Professor Joshua Earls
Steven R. Smith
There were many Theologians at the beginning of the nineteenth century who dedicated themselves to answering the questions of religion such as its origin. One of these well-known figures involved in these discussions was Friedrich Schleiermacher. Schleiermacher sought not only to bypass the origin of religion; he believed that religion should be examined from a more subjective approach, that of humanity.
German theologian and philosopher Friedrich Schleiermacher was born on November 21, 1768 in Breslau, Lower Silesia. His father served as a Chaplain during the Seven Year’s War in the King of Prussia’s military. Ten years later young Schleiermacher and his parents were made manifest of the teachings of a Moravian community in the city of Gnadenfrei. During this time Schleiermacher claimed to have had his first “conscious religious experience.”1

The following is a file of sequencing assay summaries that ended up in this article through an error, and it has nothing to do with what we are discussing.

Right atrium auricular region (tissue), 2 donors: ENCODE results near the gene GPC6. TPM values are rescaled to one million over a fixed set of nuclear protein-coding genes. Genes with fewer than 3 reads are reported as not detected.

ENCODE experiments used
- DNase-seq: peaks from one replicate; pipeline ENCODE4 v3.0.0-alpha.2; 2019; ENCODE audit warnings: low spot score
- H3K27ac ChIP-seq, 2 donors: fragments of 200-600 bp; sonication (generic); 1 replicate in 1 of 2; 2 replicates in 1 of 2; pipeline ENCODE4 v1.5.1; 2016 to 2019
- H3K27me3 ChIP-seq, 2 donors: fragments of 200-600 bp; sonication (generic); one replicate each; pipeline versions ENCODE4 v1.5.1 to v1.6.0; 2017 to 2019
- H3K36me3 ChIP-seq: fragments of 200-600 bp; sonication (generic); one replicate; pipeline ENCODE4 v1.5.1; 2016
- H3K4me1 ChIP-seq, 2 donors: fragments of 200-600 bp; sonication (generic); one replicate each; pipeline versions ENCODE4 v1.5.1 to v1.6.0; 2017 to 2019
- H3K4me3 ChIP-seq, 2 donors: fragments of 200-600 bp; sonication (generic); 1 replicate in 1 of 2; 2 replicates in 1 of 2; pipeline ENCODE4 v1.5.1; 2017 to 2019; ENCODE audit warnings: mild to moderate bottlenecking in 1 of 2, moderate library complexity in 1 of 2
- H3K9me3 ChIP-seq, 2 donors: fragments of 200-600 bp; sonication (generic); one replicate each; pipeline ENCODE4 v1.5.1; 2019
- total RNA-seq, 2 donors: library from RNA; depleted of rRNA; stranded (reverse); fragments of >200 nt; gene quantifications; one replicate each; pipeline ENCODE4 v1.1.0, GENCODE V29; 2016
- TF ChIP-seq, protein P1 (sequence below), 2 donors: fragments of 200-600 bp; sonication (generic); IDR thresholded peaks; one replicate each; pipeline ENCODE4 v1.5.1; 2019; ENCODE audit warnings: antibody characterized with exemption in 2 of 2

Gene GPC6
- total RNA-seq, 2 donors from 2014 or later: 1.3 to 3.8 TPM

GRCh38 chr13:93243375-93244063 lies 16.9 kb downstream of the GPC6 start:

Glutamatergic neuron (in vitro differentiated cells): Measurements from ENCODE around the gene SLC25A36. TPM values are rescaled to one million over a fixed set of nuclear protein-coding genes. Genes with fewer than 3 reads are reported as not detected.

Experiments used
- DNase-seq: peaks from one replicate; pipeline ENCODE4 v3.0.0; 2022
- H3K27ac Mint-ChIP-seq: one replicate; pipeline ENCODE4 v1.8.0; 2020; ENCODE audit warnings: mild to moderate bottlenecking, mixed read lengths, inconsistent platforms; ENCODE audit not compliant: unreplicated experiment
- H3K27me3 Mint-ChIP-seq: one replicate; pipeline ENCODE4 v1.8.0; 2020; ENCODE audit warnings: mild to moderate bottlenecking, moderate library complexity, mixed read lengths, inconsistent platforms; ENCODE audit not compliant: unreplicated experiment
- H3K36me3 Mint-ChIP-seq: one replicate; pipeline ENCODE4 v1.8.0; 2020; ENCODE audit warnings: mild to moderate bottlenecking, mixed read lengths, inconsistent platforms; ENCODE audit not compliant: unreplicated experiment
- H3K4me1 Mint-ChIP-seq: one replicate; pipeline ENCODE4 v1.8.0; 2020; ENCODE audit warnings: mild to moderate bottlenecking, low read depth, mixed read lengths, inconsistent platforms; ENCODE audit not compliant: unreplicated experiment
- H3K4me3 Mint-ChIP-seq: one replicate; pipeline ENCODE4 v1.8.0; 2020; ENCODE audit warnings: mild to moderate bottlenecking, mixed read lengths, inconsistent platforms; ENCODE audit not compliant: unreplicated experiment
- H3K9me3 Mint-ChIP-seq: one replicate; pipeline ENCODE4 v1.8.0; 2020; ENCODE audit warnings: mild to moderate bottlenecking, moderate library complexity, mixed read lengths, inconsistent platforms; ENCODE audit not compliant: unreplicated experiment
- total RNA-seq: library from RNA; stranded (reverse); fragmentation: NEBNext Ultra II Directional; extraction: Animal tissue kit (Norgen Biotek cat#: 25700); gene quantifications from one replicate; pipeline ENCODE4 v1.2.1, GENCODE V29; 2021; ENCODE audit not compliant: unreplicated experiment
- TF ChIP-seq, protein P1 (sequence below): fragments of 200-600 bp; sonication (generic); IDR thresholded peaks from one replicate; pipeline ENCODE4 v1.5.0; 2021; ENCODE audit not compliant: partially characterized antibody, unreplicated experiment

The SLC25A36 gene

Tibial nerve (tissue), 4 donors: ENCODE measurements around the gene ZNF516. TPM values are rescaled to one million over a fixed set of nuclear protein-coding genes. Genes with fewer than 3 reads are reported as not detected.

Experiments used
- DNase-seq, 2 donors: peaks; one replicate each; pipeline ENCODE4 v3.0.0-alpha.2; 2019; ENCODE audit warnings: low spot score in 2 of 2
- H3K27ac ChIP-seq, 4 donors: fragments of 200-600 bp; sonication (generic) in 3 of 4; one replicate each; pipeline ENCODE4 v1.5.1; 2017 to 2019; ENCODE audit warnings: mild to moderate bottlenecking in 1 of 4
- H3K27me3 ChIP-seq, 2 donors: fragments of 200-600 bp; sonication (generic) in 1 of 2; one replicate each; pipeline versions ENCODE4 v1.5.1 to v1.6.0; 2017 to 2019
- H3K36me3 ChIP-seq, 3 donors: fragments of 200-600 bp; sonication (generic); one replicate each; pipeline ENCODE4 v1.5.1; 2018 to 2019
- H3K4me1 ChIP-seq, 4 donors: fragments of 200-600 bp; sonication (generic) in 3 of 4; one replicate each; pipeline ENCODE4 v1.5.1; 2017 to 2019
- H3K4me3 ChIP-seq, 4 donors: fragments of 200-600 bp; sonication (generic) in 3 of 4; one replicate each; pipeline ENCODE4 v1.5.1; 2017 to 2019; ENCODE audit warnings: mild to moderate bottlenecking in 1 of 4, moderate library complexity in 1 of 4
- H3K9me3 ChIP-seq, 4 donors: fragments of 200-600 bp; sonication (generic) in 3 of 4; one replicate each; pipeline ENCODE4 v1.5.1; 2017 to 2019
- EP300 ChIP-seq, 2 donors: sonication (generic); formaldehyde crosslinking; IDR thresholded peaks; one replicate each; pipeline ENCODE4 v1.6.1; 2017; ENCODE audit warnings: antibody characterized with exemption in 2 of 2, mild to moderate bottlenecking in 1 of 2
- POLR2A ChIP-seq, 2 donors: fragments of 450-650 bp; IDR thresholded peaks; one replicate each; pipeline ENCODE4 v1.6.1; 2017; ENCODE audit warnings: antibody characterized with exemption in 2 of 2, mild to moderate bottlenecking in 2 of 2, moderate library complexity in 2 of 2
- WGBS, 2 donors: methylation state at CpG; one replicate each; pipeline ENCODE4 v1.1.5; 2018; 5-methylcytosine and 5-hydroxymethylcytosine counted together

Schleiermacher studied under the Moravin Brethern of Niesky gaining from them an appreciation for the Latin and Greek classics and a strong sense of religion that influenced him throughout the rest of his life. As he became older Schleiermacher found the teaching of the Moravian Brethern too restrictive because the administrators had chosen to not participate in discourse of contemporary bias.
At the age of nineteen Friedrich became a student at Halle University studying the theory of such notable scholars as Immanuel Kant and Aristotle. Schleiermacher was ordained in 1794 and preached throughout Berlin, Germany until his death in 1834. During his life Freidrich was a champion of trying to advance a subjective approach to religious application. Author Theodore Ziolkowski described those times in Berlin as a “rising cultural metropolis,” It was the intellectual center of the German Enlightenment in Europe.2
The contemporary lifestyle and politically charged disputes of this city, which had a population of 500,000... [continues]
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